+
 
 +
Based on this information, it was made possible to make more correspondences, and even project the [[Westlands]] on a real map of Europe.<ref>{{webcite|website=Lalaith|articleurl=http://lalaith.vpsurf.de/Tolkien/Grid.html|articlename=A Meridional Grid on the Middle-Earth Map|author=[[Andreas Moehn]]}}</ref>
 +
 
 +
On the other hand, Tolkien designed his maps to accommodate the mythology, and was conscious that they did not fit the ancient Earth, as understood by contemporary archaeology and historical geology.<ref>{{L|169}}</ref><ref name=L211/>
 +
 
 +
===Portrayal in adaptations===
 
{{stub}}
 
{{stub}}
 
[[File:Pete Fenlon - MERP map.jpg|thumb|The whole continent of Middle-earth as envisioned in ''[[Middle-earth Role Playing]]'']]
 
[[File:Pete Fenlon - MERP map.jpg|thumb|The whole continent of Middle-earth as envisioned in ''[[Middle-earth Role Playing]]'']]
Middle-earth has been depicted in a variety of adaptations of Tolkien's work. The most prominent has been ''[[The Lord of the Rings: The Motion Picture Trilogy]]'' and the forthcoming ''[[The Hobbit (film series)|Hobbit]]'' film series by [[Peter Jackson]]. Middle-earth has appeared in animation in [[Ralph Bakshi]]'s ''[[The Lord of the Rings (1978 film)|The Lord of the Rings]]'' and [[Rankin/Bass]]' adaptations of ''[[The Hobbit (1977 film)|The Hobbit]]'' and ''[[The Return of the King (1980 film)|The Return of the King]]''. Middle-earth has also been adapted for numerous video games such as ''[[The Lord of the Rings Online]]'' and ''[[The Lord of the Rings: War in the North|War in the North]]'' and tabletop role-playing games like the ''[[Middle-earth Role Playing]]'' system by [[Iron Crown Enterprises]].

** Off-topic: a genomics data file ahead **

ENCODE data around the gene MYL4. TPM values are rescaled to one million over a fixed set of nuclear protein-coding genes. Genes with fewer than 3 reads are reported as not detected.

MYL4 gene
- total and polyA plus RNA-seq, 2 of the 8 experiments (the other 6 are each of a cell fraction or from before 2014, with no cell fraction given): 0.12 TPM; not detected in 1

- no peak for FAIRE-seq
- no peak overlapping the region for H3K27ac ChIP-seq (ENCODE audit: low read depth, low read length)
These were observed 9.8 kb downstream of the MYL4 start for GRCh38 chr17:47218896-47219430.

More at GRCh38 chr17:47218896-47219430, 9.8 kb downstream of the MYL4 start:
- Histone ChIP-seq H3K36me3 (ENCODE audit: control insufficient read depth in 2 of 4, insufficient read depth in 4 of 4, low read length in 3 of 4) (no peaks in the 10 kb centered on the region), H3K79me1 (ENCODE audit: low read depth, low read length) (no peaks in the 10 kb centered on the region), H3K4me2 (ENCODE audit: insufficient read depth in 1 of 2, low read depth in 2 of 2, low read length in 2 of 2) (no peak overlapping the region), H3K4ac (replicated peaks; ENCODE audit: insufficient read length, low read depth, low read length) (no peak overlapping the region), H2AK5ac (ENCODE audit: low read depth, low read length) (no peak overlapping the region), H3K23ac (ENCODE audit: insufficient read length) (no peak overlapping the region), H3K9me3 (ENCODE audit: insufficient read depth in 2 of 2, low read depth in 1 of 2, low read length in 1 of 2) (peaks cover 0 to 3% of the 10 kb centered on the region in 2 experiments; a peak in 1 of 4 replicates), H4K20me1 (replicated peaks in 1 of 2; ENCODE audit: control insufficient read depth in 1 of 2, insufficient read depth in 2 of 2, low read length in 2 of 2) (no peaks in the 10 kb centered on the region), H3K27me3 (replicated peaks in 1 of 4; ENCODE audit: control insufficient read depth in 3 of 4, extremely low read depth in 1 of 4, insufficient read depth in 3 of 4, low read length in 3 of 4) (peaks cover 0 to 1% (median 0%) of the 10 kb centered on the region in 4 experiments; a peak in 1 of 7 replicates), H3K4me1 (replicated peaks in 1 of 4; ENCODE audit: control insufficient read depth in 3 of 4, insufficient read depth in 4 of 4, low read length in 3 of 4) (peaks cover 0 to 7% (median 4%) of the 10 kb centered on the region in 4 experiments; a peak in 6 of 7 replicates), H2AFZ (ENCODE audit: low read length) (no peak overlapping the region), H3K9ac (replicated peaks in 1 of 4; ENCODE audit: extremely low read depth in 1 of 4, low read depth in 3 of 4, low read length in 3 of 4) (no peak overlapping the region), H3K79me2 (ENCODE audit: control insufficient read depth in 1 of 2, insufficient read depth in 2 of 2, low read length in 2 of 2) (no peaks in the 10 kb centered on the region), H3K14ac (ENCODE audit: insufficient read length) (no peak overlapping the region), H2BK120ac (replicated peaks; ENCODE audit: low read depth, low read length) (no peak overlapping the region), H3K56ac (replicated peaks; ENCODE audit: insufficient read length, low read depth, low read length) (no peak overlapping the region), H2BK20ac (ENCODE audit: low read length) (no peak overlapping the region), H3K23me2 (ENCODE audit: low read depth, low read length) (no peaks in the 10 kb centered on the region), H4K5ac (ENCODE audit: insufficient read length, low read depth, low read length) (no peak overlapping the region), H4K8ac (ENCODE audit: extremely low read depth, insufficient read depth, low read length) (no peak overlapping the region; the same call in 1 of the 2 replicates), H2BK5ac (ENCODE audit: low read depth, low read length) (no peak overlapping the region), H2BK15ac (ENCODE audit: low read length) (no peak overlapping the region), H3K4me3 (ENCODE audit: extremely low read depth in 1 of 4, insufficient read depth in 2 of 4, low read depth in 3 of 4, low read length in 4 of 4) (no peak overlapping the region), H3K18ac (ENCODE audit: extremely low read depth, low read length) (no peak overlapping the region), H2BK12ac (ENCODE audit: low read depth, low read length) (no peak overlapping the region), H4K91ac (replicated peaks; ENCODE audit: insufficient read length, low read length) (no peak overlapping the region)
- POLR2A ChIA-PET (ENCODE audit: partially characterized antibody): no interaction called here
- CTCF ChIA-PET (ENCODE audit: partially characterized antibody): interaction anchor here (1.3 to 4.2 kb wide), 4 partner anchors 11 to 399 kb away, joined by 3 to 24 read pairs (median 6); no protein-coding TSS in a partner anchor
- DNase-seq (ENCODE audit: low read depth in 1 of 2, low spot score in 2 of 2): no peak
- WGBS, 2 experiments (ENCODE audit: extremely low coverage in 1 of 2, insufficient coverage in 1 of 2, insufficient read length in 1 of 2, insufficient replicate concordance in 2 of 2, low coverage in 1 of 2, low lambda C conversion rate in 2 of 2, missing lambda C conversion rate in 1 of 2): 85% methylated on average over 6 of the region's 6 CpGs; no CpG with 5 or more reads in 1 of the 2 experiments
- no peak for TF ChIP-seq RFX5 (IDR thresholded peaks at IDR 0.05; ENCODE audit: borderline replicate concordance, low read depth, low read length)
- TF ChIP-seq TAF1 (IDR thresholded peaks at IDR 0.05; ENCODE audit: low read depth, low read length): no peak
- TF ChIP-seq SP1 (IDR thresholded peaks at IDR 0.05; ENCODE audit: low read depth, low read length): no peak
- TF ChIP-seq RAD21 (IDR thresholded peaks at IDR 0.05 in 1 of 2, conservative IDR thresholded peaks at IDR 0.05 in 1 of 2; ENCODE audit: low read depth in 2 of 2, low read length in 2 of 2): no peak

+
Middle-earth has been depicted in a variety of adaptations of Tolkien's work -- the most prominent of which have been the [[The Lord of the Rings (film series)|''Lord of the Rings'']] and [[The Hobbit (film series)|''Hobbit'']] film trilogies by [[Peter Jackson]]. Middle-earth has appeared in animation in [[Ralph Bakshi]]'s ''[[The Lord of the Rings (1978 film)|The Lord of the Rings]]'' and [[Rankin/Bass]]' adaptations of ''[[The Hobbit (1977 film)|The Hobbit]]'' and ''[[The Return of the King (1980 film)|The Return of the King]]''. Middle-earth has also been adapted for numerous video games such as ''[[The Lord of the Rings Online]]'' and ''[[The Lord of the Rings: War in the North|War in the North]]'' and tabletop role-playing games like the ''[[Middle-earth Role Playing]]'' system by [[Iron Crown Enterprises]].
  
 
Each adaptation has made changes, subtractions, or additions to Tolkien's creation, often adding new locations, creatures, or characters. For the most part, however, the overall geography and style of Tolkien's Middle-earth has been retained.
 
Each adaptation has made changes, subtractions, or additions to Tolkien's creation, often adding new locations, creatures, or characters. For the most part, however, the overall geography and style of Tolkien's Middle-earth has been retained.